Golf architects Forrest Richardson and Mark Fine have written a comprehensive guide to the history, design and theory of hazards.
It is, as they say in the foreword, a book about inconveniences – but the inconveniences that make golf courses challenging and interesting. Richardson and Fine define a hazard broadly – natural vegetation, they and their interviewees point out, can challenge the golfer just as much as a deep bunker or a vast lake. With a foreword from Pete Dye and contributions from many leading contemporary architects, as well as a primer on the styles of leading designers of the past, this is a book both practical and conceptual – it will be as much use to the course manager looking to learn more about maintaining his bunkers as to the upcoming architect who wants to understand the psychological impact of hazards.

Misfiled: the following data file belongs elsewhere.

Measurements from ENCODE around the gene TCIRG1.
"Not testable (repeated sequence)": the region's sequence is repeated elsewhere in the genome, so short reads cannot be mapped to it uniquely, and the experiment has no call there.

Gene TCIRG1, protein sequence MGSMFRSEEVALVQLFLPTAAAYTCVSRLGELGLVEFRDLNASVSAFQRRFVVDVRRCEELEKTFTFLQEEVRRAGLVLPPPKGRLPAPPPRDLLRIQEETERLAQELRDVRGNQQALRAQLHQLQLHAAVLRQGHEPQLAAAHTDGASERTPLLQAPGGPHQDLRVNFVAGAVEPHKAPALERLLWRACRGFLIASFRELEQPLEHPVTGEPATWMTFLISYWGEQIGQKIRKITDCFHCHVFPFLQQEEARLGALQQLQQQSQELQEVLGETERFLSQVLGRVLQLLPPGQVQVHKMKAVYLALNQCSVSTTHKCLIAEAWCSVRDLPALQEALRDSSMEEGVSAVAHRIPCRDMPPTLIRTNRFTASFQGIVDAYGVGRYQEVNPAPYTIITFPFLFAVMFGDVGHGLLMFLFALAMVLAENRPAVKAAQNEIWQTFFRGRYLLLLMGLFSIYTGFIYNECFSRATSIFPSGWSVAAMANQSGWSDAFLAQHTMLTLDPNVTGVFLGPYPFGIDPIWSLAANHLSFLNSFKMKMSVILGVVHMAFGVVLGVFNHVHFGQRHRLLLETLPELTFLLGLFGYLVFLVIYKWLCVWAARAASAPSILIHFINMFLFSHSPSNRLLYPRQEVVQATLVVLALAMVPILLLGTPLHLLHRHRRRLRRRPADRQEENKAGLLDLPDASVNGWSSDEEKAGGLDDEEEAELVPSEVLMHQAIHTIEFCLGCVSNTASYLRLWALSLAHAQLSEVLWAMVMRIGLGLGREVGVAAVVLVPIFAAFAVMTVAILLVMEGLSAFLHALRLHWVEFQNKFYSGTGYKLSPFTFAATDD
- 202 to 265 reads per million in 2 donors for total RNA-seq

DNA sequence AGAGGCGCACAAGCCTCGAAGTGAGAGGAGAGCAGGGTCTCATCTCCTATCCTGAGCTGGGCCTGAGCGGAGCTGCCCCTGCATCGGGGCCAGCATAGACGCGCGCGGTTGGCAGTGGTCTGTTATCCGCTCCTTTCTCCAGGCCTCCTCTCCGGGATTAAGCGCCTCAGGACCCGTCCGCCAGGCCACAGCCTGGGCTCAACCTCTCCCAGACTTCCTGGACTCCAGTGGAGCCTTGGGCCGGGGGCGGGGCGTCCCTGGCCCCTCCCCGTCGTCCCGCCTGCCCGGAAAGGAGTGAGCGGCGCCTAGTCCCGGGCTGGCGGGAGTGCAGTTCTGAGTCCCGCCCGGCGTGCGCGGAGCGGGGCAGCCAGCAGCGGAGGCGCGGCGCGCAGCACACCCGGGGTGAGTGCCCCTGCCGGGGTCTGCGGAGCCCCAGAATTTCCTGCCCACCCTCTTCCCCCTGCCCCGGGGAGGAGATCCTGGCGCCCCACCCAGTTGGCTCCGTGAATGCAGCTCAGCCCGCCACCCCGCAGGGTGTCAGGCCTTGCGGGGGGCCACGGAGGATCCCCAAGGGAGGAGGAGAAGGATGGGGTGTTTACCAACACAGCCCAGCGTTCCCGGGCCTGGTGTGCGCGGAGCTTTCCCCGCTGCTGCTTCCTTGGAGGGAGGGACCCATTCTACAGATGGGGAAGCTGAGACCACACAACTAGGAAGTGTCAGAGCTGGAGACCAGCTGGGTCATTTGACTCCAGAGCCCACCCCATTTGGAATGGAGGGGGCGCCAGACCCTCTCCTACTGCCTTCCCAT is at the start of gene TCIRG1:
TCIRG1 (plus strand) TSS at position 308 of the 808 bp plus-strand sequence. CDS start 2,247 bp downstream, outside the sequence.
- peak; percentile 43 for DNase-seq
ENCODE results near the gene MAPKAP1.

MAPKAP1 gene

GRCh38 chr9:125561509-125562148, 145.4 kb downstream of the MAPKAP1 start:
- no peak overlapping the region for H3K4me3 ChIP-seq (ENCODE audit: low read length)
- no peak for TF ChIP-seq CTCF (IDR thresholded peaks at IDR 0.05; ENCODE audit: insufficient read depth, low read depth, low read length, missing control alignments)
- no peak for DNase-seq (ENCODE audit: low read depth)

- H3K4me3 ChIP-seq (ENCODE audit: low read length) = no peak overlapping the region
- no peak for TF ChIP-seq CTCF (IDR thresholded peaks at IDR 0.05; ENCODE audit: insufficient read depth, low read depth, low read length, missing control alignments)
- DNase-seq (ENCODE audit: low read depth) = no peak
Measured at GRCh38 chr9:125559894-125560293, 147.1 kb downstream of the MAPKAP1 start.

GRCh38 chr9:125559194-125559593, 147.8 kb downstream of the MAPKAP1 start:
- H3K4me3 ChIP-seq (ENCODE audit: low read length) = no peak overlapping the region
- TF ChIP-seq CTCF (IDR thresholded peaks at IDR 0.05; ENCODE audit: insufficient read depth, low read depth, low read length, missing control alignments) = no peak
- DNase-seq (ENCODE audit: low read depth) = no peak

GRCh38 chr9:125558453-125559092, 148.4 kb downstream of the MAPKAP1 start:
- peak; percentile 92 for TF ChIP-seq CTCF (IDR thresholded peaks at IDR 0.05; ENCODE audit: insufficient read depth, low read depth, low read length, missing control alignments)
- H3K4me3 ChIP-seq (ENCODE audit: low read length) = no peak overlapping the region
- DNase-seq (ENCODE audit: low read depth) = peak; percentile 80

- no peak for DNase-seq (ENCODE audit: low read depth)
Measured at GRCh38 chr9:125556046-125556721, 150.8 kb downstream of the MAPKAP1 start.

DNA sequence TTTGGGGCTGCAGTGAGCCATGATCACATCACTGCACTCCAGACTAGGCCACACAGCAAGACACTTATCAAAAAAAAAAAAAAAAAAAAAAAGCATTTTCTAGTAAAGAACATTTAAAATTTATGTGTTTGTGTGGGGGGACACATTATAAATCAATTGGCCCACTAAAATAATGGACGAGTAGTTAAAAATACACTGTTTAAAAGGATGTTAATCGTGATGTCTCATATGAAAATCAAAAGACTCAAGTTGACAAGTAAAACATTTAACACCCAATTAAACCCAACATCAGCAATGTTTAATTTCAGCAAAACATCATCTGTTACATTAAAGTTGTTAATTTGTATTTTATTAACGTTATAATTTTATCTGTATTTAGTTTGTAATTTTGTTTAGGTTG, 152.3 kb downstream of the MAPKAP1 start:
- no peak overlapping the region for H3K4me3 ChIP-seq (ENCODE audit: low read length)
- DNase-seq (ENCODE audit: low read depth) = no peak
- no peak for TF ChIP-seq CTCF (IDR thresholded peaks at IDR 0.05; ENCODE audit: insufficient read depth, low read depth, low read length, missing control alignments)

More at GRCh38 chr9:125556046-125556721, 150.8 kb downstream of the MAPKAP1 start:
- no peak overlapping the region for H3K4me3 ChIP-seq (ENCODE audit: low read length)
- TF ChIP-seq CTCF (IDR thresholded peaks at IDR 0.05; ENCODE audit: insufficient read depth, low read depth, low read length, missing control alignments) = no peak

John Wiley & Sons, £50/€69 www.wiley.com
This article first appeared in issue 4 of Golf Course Architecture, published in April 2006.